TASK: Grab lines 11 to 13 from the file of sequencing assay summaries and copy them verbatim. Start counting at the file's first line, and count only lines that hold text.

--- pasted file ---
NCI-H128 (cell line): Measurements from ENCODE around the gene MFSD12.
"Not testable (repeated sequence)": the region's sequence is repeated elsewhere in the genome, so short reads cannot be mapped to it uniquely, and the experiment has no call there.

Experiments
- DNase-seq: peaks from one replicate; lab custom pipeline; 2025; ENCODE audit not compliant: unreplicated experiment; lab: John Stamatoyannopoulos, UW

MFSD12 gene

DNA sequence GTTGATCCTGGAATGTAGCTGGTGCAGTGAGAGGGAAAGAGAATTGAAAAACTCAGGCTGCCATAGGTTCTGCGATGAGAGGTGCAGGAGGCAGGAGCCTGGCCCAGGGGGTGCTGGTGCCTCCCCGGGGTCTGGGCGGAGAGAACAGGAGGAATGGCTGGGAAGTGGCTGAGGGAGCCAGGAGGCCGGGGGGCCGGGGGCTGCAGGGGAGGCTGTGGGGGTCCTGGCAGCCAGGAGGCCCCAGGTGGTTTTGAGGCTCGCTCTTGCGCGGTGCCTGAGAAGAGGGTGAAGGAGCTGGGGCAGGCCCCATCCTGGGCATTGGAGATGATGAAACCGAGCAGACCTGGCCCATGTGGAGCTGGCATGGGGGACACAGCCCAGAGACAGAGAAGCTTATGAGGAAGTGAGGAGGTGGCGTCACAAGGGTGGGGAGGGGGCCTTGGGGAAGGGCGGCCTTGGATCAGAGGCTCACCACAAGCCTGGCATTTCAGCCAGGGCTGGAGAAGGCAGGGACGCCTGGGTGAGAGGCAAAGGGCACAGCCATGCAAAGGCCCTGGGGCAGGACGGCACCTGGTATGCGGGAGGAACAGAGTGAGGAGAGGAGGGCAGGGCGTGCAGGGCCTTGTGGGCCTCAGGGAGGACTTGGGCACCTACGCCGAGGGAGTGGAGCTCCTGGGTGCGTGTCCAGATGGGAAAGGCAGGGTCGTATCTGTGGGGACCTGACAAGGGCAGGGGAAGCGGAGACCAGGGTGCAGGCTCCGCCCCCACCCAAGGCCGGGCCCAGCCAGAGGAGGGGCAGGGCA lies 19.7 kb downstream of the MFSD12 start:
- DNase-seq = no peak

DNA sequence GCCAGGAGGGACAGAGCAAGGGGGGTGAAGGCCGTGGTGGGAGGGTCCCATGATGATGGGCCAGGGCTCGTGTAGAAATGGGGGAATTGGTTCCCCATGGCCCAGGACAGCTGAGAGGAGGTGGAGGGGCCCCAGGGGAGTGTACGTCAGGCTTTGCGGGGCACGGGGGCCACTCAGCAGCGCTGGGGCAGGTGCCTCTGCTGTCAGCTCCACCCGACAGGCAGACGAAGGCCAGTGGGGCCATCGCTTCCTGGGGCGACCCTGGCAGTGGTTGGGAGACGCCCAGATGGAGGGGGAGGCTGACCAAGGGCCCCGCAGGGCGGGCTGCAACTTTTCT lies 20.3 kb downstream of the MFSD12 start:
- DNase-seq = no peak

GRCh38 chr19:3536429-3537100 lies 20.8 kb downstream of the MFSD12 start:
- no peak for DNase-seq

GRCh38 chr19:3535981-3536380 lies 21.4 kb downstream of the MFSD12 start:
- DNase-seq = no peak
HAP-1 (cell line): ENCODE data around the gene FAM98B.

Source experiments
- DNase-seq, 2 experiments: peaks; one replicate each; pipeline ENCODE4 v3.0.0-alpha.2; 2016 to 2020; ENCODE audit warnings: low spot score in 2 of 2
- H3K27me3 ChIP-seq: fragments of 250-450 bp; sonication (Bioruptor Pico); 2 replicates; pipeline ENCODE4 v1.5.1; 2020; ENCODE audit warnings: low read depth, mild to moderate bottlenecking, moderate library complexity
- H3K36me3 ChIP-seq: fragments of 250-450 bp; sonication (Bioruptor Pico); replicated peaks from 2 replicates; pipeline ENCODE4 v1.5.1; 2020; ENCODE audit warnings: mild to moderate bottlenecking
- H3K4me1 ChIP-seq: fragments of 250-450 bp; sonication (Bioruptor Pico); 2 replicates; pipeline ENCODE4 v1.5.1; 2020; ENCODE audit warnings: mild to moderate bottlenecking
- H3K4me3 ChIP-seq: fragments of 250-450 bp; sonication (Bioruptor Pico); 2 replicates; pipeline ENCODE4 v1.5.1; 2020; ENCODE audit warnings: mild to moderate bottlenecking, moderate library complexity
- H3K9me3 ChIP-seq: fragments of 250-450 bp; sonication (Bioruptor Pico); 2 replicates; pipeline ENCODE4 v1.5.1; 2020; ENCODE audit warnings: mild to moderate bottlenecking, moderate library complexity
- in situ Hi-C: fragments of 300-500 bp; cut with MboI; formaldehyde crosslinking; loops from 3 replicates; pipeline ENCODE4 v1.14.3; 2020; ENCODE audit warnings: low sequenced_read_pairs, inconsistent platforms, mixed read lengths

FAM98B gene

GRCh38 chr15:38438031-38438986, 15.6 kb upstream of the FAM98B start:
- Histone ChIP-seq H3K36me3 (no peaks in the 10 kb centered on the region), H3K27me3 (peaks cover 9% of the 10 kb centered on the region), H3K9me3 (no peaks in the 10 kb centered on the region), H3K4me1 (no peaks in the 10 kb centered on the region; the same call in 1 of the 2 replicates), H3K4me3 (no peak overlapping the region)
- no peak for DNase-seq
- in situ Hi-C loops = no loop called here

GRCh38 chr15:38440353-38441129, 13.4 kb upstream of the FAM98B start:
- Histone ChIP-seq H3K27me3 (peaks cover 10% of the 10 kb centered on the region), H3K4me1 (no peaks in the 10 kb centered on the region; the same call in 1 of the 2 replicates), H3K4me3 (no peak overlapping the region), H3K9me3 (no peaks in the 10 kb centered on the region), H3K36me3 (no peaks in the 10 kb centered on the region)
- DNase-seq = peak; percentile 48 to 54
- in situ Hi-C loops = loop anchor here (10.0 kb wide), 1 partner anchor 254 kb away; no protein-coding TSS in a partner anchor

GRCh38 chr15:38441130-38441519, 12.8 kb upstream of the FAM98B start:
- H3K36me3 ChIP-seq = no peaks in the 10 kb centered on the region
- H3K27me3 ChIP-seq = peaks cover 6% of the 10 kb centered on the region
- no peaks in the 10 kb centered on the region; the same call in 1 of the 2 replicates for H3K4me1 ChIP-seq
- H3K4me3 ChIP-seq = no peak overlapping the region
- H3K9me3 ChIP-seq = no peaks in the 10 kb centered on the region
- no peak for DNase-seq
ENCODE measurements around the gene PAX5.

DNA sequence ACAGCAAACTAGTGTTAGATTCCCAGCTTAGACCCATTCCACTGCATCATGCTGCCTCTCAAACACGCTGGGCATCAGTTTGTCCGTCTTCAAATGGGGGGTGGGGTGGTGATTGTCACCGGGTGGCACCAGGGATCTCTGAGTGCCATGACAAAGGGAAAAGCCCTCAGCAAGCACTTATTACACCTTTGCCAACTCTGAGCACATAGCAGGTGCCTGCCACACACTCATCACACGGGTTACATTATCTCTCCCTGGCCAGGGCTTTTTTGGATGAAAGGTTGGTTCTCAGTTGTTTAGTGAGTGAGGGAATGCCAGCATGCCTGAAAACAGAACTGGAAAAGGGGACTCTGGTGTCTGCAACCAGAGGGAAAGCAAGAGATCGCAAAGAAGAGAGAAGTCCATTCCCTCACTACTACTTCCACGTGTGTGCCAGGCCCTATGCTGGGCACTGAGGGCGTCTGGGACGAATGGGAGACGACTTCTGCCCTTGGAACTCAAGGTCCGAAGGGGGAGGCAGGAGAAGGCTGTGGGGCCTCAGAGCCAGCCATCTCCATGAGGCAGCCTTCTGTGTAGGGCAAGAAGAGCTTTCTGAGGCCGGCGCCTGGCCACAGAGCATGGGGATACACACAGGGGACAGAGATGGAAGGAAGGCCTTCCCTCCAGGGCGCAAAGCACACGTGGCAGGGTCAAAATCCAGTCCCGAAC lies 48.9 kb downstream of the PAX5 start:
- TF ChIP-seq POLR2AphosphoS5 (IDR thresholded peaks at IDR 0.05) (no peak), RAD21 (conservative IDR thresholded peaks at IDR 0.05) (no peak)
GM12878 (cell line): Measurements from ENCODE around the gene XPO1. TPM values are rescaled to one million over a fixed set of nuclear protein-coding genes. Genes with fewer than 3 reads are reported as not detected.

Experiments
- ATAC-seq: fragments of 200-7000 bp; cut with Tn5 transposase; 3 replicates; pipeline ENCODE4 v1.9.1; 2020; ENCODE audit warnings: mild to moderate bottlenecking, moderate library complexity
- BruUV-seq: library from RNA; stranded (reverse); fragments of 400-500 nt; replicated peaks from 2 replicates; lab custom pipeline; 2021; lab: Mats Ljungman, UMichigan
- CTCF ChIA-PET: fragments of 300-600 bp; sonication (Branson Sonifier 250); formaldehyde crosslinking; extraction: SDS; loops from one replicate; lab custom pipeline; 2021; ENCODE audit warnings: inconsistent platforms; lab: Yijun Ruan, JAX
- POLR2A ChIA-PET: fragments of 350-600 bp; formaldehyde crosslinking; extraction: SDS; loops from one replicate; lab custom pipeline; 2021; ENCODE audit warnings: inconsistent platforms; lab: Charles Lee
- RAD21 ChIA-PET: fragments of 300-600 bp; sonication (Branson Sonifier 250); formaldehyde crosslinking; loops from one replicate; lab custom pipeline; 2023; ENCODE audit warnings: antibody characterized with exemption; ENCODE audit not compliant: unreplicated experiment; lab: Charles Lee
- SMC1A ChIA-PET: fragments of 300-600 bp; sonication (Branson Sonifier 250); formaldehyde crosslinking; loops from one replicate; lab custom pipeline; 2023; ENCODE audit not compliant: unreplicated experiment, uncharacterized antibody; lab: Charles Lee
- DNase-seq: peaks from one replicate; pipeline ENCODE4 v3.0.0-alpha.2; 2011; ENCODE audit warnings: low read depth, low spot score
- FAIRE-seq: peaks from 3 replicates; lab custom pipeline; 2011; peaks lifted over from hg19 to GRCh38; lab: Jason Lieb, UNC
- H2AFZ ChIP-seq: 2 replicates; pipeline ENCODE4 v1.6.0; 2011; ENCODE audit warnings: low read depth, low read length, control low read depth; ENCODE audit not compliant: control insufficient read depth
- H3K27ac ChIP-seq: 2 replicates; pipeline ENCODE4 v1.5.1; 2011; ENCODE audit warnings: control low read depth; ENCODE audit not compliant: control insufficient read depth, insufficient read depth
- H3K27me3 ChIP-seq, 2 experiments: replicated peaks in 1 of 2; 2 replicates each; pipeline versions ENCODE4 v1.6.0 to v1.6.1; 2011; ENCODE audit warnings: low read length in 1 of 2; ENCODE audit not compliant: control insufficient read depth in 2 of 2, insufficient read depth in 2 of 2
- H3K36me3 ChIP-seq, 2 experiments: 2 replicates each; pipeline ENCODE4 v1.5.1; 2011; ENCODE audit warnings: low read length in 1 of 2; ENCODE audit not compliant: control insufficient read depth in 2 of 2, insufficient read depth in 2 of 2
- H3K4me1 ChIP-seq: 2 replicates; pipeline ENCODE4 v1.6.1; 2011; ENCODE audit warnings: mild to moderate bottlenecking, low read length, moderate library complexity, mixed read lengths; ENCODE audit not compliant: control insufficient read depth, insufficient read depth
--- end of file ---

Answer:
- no peak for DNase-seq

GRCh38 chr19:3535981-3536380 lies 21.4 kb downstream of the MFSD12 start:
- DNase-seq = no peak